I enjoyed every minute that I had at Central Park. I had a wonderful time there, but the try that I always think about was one against Workington - I don't know what season it would have been. We were winning 46-0 and they kicked deep along the Douglas side, toward the scoreboard end. I picked it up and I heard the crowd say "Make it 50, Billy." Anyway, I went the whole length of the field and scored. It's the try I've always remembered, but I have memories of every game I played there.
It's not a good memory. In a replayed Cup tie against Leeds in 1960, I was sent off with Jack Fairbank five minutes from time - the only time I was ever sent off. It was on a Wednesday afternoon, because there were no floodlights. We didn't know how many would be there, but there were 43,000. Mind you, the previous year we were playing St Helens and the secretary came into the changing-rooms to say there might be a slight delay. There were 47,000 that day - a record that still stands - but we regularly played with 35,000.
PLAYER 1982-91, COACH 1994-97
When I first came to Wigan, I was told the club was a sleeping giant and it was great to be a part of it, with the gates just going up and up. But perhaps my best memory as a player was coming back for a game against Castleford, just to help out. I scored a try and got a standing ovation from the crowd, so that was pretty special. During my time as a coach the day when we beat St Helens to win the championship stands out. We won everything that year, so it was a great feeling.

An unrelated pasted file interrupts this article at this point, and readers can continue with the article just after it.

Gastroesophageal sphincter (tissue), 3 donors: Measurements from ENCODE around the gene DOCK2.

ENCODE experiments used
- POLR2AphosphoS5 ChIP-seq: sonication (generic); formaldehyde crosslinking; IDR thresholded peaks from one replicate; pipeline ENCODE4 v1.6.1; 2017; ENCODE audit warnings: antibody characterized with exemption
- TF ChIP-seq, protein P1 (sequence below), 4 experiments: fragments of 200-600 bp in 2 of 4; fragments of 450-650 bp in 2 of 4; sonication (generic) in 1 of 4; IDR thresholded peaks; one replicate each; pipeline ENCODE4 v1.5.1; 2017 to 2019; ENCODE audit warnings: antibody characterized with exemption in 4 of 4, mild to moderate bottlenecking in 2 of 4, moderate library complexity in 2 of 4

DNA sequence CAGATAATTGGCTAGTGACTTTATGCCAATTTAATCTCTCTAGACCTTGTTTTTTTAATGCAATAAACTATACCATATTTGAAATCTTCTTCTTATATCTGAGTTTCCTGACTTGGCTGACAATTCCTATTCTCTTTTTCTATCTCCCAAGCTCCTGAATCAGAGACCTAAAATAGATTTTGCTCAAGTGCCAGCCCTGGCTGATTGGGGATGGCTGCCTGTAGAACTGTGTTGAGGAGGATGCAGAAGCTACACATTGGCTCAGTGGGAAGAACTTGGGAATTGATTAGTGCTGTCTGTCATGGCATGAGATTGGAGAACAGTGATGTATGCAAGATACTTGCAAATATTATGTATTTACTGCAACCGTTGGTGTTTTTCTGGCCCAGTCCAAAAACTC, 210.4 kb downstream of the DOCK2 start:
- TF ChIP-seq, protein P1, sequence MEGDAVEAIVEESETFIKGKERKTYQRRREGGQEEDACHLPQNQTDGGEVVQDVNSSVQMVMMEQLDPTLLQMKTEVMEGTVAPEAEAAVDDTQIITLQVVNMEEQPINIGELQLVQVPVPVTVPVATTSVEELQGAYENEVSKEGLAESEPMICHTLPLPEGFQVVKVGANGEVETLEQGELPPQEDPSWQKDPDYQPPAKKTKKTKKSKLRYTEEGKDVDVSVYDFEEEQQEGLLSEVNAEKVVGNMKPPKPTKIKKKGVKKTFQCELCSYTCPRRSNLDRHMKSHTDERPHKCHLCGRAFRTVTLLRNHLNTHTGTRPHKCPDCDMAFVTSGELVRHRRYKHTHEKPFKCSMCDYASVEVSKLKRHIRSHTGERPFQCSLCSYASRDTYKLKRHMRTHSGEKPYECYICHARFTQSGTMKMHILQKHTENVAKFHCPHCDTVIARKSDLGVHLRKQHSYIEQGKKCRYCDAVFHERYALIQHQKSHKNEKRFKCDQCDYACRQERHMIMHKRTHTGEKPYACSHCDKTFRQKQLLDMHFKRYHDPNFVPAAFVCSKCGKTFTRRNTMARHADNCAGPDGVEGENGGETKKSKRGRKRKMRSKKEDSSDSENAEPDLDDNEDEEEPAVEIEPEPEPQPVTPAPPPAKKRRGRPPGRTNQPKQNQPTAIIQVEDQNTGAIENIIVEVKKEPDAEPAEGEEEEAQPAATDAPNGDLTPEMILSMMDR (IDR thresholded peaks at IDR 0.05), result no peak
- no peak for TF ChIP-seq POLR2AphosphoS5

I think the Manly game sticks out in everyone's memory. It was just a totally special evening. There were 37,000 in Central Park that night but it felt like 137,000. Even the St Helens supporters seemed to be behind us that night. It was so long since we had beaten Australia at anything that any local rivalries were put on one side for the night. And it was 13 English lads who beat them, so that made it even better. I've a lot of great memories from Central Park, but that's the best.
COACH 1989-93, 1997-99
I remember the first time I went into the old boardroom, which looked out over the pitch. It brought it home to me just how much tradition there was about the place. Nothing seemed to have changed anywhere on the ground for about 100 years, so that you could genuinely say to someone like Jason Robinson that he was sitting where Billy Boston used to sit in the same changing-room. On the pitch, something like Martin Offiah's 10 tries against Leeds in 1992 takes some beating.
PLAYER 1988-95, CH EXEC 1997-98
The run-in to the title in 1991, when we seemed to be playing every other day. We played Widnes on a Tuesday, there were almost 30,000 there and I scored a try from Andy Platt's pass. Two days later we came back from 16-2 down to draw 18-all with Bradford and then we won it at Leeds on the Saturday. I remember the match against the Brisbane Broncos the following year as pretty scary. A punch-up broke out after five or ten minutes and my heart was pounding like it was going to come out of my chest.
DAVE HADFIELDReuse content